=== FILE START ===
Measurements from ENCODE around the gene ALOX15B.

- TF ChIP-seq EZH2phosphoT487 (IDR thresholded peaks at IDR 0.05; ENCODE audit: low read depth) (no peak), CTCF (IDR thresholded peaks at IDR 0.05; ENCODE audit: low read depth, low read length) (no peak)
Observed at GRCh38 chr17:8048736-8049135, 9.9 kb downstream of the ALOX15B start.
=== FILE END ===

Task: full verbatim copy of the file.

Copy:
Measurements from ENCODE around the gene ALOX15B.

- TF ChIP-seq EZH2phosphoT487 (IDR thresholded peaks at IDR 0.05; ENCODE audit: low read depth) (no peak), CTCF (IDR thresholded peaks at IDR 0.05; ENCODE audit: low read depth, low read length) (no peak)
Observed at GRCh38 chr17:8048736-8049135, 9.9 kb downstream of the ALOX15B start.